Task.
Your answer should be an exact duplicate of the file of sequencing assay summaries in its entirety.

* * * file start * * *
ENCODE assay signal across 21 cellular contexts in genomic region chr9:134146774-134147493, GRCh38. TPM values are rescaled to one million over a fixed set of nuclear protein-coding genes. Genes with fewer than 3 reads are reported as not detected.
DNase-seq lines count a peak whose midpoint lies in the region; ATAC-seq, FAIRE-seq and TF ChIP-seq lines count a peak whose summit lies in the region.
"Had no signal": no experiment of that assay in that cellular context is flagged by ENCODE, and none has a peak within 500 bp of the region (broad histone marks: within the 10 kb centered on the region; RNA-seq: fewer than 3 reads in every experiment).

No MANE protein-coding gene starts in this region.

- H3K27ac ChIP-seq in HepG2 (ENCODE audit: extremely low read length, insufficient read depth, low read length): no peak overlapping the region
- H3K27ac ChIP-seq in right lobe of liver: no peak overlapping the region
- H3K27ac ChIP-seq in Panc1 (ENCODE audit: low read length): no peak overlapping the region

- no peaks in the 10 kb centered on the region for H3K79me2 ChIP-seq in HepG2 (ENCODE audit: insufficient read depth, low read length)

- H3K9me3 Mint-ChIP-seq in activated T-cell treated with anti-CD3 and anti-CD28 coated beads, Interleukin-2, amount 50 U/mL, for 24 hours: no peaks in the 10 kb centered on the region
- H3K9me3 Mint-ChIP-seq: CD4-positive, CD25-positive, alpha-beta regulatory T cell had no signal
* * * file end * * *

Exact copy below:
ENCODE assay signal across 21 cellular contexts in genomic region chr9:134146774-134147493, GRCh38. TPM values are rescaled to one million over a fixed set of nuclear protein-coding genes. Genes with fewer than 3 reads are reported as not detected.
DNase-seq lines count a peak whose midpoint lies in the region; ATAC-seq, FAIRE-seq and TF ChIP-seq lines count a peak whose summit lies in the region.
"Had no signal": no experiment of that assay in that cellular context is flagged by ENCODE, and none has a peak within 500 bp of the region (broad histone marks: within the 10 kb centered on the region; RNA-seq: fewer than 3 reads in every experiment).

No MANE protein-coding gene starts in this region.

- H3K27ac ChIP-seq in HepG2 (ENCODE audit: extremely low read length, insufficient read depth, low read length): no peak overlapping the region
- H3K27ac ChIP-seq in right lobe of liver: no peak overlapping the region
- H3K27ac ChIP-seq in Panc1 (ENCODE audit: low read length): no peak overlapping the region

- no peaks in the 10 kb centered on the region for H3K79me2 ChIP-seq in HepG2 (ENCODE audit: insufficient read depth, low read length)

- H3K9me3 Mint-ChIP-seq in activated T-cell treated with anti-CD3 and anti-CD28 coated beads, Interleukin-2, amount 50 U/mL, for 24 hours: no peaks in the 10 kb centered on the region
- H3K9me3 Mint-ChIP-seq: CD4-positive, CD25-positive, alpha-beta regulatory T cell had no signal